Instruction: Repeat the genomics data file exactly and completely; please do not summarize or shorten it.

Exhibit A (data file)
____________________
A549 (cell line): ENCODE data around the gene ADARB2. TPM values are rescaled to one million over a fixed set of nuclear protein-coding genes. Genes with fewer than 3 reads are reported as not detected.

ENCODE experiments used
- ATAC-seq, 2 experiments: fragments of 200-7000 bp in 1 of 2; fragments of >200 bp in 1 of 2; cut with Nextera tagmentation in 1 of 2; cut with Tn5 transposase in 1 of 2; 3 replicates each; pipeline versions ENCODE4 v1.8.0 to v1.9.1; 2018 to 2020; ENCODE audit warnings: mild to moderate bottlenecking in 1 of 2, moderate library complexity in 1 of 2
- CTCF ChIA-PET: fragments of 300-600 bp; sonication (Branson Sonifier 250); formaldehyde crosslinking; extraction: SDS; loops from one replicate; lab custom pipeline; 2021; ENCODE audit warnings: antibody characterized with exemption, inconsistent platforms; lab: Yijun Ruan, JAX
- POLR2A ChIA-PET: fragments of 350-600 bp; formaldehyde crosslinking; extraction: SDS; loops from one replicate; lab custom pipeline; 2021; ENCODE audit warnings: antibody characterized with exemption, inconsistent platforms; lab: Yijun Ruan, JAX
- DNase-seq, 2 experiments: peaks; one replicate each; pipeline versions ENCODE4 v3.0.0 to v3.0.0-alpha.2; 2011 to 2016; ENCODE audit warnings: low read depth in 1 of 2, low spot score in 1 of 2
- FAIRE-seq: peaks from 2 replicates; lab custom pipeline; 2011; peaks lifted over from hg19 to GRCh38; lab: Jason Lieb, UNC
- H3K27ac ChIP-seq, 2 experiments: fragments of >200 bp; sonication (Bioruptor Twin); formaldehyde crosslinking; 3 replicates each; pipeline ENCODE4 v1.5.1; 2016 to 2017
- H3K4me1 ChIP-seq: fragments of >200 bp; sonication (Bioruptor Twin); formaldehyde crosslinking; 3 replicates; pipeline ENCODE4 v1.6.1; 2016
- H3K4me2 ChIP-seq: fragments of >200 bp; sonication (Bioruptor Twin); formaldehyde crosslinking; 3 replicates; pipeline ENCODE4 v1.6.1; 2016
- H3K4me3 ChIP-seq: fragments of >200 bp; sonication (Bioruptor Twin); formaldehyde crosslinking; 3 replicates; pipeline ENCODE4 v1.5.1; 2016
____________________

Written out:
A549 (cell line): ENCODE data around the gene ADARB2. TPM values are rescaled to one million over a fixed set of nuclear protein-coding genes. Genes with fewer than 3 reads are reported as not detected.

ENCODE experiments used
- ATAC-seq, 2 experiments: fragments of 200-7000 bp in 1 of 2; fragments of >200 bp in 1 of 2; cut with Nextera tagmentation in 1 of 2; cut with Tn5 transposase in 1 of 2; 3 replicates each; pipeline versions ENCODE4 v1.8.0 to v1.9.1; 2018 to 2020; ENCODE audit warnings: mild to moderate bottlenecking in 1 of 2, moderate library complexity in 1 of 2
- CTCF ChIA-PET: fragments of 300-600 bp; sonication (Branson Sonifier 250); formaldehyde crosslinking; extraction: SDS; loops from one replicate; lab custom pipeline; 2021; ENCODE audit warnings: antibody characterized with exemption, inconsistent platforms; lab: Yijun Ruan, JAX
- POLR2A ChIA-PET: fragments of 350-600 bp; formaldehyde crosslinking; extraction: SDS; loops from one replicate; lab custom pipeline; 2021; ENCODE audit warnings: antibody characterized with exemption, inconsistent platforms; lab: Yijun Ruan, JAX
- DNase-seq, 2 experiments: peaks; one replicate each; pipeline versions ENCODE4 v3.0.0 to v3.0.0-alpha.2; 2011 to 2016; ENCODE audit warnings: low read depth in 1 of 2, low spot score in 1 of 2
- FAIRE-seq: peaks from 2 replicates; lab custom pipeline; 2011; peaks lifted over from hg19 to GRCh38; lab: Jason Lieb, UNC
- H3K27ac ChIP-seq, 2 experiments: fragments of >200 bp; sonication (Bioruptor Twin); formaldehyde crosslinking; 3 replicates each; pipeline ENCODE4 v1.5.1; 2016 to 2017
- H3K4me1 ChIP-seq: fragments of >200 bp; sonication (Bioruptor Twin); formaldehyde crosslinking; 3 replicates; pipeline ENCODE4 v1.6.1; 2016
- H3K4me2 ChIP-seq: fragments of >200 bp; sonication (Bioruptor Twin); formaldehyde crosslinking; 3 replicates; pipeline ENCODE4 v1.6.1; 2016
- H3K4me3 ChIP-seq: fragments of >200 bp; sonication (Bioruptor Twin); formaldehyde crosslinking; 3 replicates; pipeline ENCODE4 v1.5.1; 2016